Japan was the largest donor, with 35% of total commitments, ahead of the United States, which accounted for 20% of the total. Germany, Spain and the United Kingdom had 6% each. The main beneficiaries of that aid were Bolivia, Peru, Nicaragua, El Salvador and Guatemala. The volume of aid has been stable since the 1960s, but the sectoral distribution of that aid has changed a lot in the last ten years. The lion’s share of the aid, or some 45% of it, tends these days to be directed into social services. Some 20% of the total aid is divided evenly between Bolivia and Peru. For several countries, like Guatemala, Haïti and Nicaragua, which each get about 5% of the total disbursement to the region, education, health and the development of civil society appear to be the most important. Agriculture absorbs more than 60% of disbursements in Equator. Meanwhile, in Brazil, debt repayment and reorganisation is no longer as important as it was a decade ago and today most of Brazil’s aid is directed at water and sanitation, agriculture and energy.
Note: Readers wanting to know more about where aid to Latin America, or any other country goes, whether it is spent on health or education and how it has changed over the years, should consult the Creditor Reporting System (CRS) of the Development Assistance Committee (DAC). The CRS is first and foremost a statistical database containing financial data on DAC aid activities since 1973. But it also includes descriptive information on projects. The frequency of reporting varies from one aid agency to another. Some of the latest data relate to projects approved 1-2 months ago, other agencies are finalising reporting on projects approved in 1998. The most recent CRS data are published by region. The whole series is available online.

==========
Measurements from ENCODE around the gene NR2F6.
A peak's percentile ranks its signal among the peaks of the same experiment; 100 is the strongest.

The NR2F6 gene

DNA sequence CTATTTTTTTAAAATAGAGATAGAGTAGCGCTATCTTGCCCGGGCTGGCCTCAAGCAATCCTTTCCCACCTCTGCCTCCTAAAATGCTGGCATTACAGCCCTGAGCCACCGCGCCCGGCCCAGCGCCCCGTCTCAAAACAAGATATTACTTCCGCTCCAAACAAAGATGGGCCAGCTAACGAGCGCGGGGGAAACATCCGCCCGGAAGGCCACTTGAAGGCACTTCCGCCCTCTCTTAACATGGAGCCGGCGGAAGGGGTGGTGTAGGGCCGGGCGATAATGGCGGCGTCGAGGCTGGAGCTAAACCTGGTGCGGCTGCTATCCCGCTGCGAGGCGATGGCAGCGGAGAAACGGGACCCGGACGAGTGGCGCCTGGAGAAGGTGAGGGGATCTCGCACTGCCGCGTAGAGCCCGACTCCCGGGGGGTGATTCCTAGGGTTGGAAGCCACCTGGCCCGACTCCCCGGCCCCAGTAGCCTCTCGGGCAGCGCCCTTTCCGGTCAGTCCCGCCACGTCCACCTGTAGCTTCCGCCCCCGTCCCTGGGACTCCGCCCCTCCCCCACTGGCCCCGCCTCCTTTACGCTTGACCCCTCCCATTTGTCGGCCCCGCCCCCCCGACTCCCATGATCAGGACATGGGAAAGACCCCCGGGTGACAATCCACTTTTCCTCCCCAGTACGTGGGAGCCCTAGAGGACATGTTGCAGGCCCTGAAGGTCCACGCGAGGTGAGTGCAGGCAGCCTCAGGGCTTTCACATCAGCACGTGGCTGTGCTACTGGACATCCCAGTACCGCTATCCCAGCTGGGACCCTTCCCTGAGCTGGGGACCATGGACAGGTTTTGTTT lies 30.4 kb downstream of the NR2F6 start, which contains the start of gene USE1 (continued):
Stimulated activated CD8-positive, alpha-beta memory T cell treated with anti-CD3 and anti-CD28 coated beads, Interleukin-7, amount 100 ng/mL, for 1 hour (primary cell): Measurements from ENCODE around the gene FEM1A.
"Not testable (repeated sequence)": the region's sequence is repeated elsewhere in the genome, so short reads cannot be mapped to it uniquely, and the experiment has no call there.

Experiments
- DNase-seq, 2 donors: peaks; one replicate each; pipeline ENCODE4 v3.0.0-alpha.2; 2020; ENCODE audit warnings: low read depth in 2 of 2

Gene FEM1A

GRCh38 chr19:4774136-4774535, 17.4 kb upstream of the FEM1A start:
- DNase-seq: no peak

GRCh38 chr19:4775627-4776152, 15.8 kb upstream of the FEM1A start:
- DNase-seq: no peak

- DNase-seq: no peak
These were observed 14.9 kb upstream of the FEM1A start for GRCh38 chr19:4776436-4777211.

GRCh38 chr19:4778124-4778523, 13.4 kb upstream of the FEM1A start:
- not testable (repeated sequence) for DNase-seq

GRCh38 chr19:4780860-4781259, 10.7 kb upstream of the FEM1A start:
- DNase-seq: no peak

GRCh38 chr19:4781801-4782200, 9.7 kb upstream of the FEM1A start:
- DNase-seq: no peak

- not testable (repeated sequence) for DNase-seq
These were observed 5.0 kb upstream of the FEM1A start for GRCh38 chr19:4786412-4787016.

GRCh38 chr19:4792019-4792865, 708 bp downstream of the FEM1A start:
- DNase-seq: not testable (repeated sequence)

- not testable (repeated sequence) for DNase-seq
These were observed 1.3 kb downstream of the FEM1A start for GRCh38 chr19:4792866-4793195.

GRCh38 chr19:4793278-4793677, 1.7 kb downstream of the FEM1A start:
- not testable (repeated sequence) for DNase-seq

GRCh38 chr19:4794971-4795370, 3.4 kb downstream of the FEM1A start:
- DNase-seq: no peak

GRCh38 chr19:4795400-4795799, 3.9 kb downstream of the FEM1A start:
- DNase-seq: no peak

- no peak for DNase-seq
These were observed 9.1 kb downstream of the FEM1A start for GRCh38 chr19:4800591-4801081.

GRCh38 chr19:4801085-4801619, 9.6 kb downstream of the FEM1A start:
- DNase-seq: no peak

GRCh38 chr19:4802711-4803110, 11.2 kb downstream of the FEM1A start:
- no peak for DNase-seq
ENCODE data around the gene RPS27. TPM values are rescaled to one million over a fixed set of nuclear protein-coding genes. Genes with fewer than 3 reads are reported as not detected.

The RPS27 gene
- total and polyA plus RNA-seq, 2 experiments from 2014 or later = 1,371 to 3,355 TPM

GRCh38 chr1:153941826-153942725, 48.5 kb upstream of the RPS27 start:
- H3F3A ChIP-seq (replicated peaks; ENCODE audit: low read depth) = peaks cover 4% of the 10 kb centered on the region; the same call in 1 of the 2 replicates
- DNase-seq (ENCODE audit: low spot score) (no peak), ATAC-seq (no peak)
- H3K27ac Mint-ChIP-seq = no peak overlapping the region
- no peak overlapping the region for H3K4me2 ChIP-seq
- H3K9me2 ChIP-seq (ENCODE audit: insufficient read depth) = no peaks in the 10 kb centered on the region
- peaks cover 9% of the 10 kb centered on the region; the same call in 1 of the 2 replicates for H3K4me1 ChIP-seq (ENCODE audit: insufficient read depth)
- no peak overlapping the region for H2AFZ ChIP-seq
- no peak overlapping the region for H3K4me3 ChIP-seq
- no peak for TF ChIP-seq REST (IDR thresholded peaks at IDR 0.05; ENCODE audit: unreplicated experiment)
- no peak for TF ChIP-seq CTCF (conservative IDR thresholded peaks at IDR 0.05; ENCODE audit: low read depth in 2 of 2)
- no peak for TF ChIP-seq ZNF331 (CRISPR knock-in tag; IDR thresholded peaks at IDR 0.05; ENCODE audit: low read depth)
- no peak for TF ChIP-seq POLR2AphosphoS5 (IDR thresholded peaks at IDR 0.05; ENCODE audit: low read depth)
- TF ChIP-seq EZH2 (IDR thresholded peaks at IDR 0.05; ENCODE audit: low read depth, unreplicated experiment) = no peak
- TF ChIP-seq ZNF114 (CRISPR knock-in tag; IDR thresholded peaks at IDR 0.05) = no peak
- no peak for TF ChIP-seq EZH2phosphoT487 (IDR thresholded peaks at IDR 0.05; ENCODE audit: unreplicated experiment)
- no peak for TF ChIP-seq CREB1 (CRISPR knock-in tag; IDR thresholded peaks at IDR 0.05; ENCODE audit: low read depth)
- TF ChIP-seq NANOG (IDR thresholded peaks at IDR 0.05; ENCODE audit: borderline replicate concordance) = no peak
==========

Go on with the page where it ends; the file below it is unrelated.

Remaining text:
For further information, please consult http://www.oecd.org/dac/htm/online.htm or send an e-mail to firstname.lastname@example.org.
©OECD Observer No 219, December 1999